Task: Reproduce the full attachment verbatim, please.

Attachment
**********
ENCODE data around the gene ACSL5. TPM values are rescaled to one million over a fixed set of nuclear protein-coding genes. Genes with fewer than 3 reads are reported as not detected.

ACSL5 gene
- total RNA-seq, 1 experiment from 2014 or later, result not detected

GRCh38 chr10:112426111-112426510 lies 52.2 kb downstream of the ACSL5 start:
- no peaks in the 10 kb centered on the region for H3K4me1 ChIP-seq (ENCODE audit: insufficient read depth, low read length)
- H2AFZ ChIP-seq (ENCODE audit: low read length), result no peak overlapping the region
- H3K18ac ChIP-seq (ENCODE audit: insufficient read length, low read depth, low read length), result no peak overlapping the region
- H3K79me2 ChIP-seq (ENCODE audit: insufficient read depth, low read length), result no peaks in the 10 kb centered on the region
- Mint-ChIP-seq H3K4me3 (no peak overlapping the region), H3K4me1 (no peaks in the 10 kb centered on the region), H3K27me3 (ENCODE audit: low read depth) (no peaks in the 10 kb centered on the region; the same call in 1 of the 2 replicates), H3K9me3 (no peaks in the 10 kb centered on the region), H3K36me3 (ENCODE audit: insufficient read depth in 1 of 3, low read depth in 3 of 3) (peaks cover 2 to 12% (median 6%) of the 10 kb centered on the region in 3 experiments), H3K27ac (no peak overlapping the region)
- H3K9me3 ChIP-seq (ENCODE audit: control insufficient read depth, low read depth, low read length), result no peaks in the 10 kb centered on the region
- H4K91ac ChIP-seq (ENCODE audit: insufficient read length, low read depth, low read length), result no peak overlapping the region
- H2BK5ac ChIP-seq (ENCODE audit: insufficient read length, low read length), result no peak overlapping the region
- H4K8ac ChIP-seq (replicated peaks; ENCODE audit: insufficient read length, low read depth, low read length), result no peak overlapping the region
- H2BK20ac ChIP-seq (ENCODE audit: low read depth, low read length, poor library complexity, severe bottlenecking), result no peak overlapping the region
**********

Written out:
ENCODE data around the gene ACSL5. TPM values are rescaled to one million over a fixed set of nuclear protein-coding genes. Genes with fewer than 3 reads are reported as not detected.

ACSL5 gene
- total RNA-seq, 1 experiment from 2014 or later, result not detected

GRCh38 chr10:112426111-112426510 lies 52.2 kb downstream of the ACSL5 start:
- no peaks in the 10 kb centered on the region for H3K4me1 ChIP-seq (ENCODE audit: insufficient read depth, low read length)
- H2AFZ ChIP-seq (ENCODE audit: low read length), result no peak overlapping the region
- H3K18ac ChIP-seq (ENCODE audit: insufficient read length, low read depth, low read length), result no peak overlapping the region
- H3K79me2 ChIP-seq (ENCODE audit: insufficient read depth, low read length), result no peaks in the 10 kb centered on the region
- Mint-ChIP-seq H3K4me3 (no peak overlapping the region), H3K4me1 (no peaks in the 10 kb centered on the region), H3K27me3 (ENCODE audit: low read depth) (no peaks in the 10 kb centered on the region; the same call in 1 of the 2 replicates), H3K9me3 (no peaks in the 10 kb centered on the region), H3K36me3 (ENCODE audit: insufficient read depth in 1 of 3, low read depth in 3 of 3) (peaks cover 2 to 12% (median 6%) of the 10 kb centered on the region in 3 experiments), H3K27ac (no peak overlapping the region)
- H3K9me3 ChIP-seq (ENCODE audit: control insufficient read depth, low read depth, low read length), result no peaks in the 10 kb centered on the region
- H4K91ac ChIP-seq (ENCODE audit: insufficient read length, low read depth, low read length), result no peak overlapping the region
- H2BK5ac ChIP-seq (ENCODE audit: insufficient read length, low read length), result no peak overlapping the region
- H4K8ac ChIP-seq (replicated peaks; ENCODE audit: insufficient read length, low read depth, low read length), result no peak overlapping the region
- H2BK20ac ChIP-seq (ENCODE audit: low read depth, low read length, poor library complexity, severe bottlenecking), result no peak overlapping the region